26 March 2023 is Purple Day, a day to increase awareness of epilepsy and raise vital funds to support anyone affected. I want to share my story to help shed light on this often-misunderstood condition.
I was diagnosed with a form of epilepsy called juvenile myoclonic epilepsy (JME) at 13. This is a life-long condition estimated to affect 45,000 people in the UK. In the year running up to my diagnosis, I had been struggling with the fear and embarrassment of not being able to control my body in the form of limb jerks and falls, but I did not understand why. I did everything I could to hide it, and I didn’t tell anyone. It wasn't until I had my first generalised tonic-clonic seizure (what most people recognise as an epileptic fit) on Christmas Day 1992 that my secret was out.
The seizure took place in my bedroom with the door closed. Luckily my Dad heard odd sounds and came in just in time. My tongue had slipped back and covered my airway, this is really common and normally easy to sort, but as I'd been on my own, I'd been like that for too long. I wasn't breathing, and my Mum had to resuscitate me. I was rushed to hospital.
What followed was several years of tests, scans and medication trial and error. This came with its own problems, as I often struggled to cope with the side effects of the various medications while still trying to take in and understand my diagnosis. Plus, I was fearful for my future. But most of all, my teenage self was determined to be 'normal' - I did not want to be different from my friends. This often led to me finding it difficult to cope and sometimes being my worst enemy when all I wanted was to fit in.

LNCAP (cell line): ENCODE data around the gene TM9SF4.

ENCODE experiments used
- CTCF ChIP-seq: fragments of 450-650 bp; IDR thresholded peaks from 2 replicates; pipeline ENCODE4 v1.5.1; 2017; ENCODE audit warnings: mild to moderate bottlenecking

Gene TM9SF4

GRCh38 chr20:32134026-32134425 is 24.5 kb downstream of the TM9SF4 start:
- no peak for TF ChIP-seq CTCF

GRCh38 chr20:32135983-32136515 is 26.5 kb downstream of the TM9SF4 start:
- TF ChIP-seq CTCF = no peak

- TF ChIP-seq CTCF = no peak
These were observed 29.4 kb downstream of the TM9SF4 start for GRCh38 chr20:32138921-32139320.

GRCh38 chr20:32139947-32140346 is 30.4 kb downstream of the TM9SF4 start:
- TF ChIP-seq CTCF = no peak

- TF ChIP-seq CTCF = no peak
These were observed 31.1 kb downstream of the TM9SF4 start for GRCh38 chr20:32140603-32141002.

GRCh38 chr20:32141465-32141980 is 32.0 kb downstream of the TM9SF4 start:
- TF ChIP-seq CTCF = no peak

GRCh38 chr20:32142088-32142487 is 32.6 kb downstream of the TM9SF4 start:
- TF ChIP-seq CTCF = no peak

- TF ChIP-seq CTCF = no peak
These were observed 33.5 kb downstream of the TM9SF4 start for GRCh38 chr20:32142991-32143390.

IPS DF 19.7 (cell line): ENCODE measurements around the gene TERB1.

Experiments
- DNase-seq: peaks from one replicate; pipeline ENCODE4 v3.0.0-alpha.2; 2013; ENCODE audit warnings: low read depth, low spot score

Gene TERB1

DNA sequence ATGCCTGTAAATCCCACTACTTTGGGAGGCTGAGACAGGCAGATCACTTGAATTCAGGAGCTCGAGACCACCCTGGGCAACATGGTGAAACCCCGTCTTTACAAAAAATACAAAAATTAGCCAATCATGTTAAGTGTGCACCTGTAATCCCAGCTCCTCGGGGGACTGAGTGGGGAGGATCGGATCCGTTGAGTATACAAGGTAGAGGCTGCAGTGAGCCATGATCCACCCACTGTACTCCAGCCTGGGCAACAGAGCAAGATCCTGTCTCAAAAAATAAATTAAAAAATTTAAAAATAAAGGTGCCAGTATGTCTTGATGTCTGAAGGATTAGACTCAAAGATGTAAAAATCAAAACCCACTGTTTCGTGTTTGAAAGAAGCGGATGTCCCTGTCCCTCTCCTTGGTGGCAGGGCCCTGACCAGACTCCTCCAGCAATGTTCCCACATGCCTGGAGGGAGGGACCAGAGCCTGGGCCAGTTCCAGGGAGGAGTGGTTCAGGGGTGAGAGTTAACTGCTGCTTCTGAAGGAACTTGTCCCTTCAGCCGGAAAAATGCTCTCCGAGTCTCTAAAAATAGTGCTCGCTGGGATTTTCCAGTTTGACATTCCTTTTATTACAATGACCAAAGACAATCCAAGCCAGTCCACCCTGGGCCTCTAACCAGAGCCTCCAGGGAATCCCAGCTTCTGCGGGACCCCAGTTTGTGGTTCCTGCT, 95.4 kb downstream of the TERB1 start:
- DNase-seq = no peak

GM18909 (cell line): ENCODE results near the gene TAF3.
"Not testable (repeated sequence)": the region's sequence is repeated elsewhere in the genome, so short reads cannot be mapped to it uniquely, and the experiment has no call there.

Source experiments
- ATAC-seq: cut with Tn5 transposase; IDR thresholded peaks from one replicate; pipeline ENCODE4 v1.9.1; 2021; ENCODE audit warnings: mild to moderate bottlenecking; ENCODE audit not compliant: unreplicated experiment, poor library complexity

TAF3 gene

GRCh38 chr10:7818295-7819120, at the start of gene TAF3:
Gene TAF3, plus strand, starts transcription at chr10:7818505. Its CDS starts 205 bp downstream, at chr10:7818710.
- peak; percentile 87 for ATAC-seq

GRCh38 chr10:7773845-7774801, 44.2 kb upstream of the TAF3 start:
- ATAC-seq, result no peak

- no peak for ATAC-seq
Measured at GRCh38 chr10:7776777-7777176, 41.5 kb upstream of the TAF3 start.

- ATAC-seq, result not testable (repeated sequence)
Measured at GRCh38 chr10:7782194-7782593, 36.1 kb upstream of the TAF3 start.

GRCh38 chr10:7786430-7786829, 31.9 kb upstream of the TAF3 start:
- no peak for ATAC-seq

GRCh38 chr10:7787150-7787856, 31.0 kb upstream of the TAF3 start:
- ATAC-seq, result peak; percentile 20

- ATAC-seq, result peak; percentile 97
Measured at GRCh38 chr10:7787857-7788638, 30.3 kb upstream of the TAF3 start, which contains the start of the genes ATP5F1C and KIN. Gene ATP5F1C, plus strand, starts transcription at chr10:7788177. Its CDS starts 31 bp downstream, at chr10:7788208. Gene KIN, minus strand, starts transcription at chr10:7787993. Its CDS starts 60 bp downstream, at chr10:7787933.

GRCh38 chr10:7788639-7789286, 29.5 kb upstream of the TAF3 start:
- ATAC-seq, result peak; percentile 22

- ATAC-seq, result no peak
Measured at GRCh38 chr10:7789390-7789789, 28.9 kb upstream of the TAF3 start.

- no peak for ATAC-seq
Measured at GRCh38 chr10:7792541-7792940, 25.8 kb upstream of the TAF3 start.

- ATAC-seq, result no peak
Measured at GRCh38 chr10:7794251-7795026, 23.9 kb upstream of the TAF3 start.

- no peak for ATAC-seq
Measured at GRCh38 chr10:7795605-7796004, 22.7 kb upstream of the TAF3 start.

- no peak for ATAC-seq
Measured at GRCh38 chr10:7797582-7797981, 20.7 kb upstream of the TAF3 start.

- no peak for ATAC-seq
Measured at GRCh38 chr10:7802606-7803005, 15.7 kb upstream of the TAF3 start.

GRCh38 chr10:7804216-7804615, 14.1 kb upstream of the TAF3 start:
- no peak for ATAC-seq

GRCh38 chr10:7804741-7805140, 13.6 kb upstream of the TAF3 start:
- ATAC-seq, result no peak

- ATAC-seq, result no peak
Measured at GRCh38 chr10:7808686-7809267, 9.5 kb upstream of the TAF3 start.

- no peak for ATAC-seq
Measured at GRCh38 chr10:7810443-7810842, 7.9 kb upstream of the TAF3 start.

Epilepsy stigma and misconceptions
JME, even when well-controlled, can be physically, mentally, and emotionally challenging. People with JME often have impaired cognitive functions - for example, memory can be an issue, and it might take them a little bit longer to process information. Often people with JME find ways to adapt to these things so they don’t affect day-to-day life too much. The fear of having a seizure at work or in a social setting can also be overwhelming. As a result, epilepsy can take a toll on an individual's mental health and well-being, exacerbating feelings of isolation and depression and making it difficult to ask for help.
It's fair to say I've been on a journey. With time and acceptance, I have learned to manage my epilepsy through daily medication and avoiding triggers such as flashing lights, anxiety, stress, lack of sleep and excess alcohol (triggers are different for everyone). Plus, I've taken the time to understand the complexity and impact of JME on my brain, identify my strengths rather than focus on my weaknesses and be proud of my uniqueness. As a result, with a lot of resilience and determination, I am able to lead a fulfilling life, and I am enjoying a successful career.
I know from personal experience that employers often know very little about epilepsy. There are many misconceptions that fuel this lack of awareness. The reality is that epilepsy is an unseen condition that comes in many different forms. Every person living with epilepsy, whatever their diagnosis, will have their own triggers, story and challenges. Despite anti-discrimination laws and lots of positive developments around diversity, equity and inclusion, people with epilepsy still face stigma and discrimination in the workplace, making it difficult to find employment or be promoted.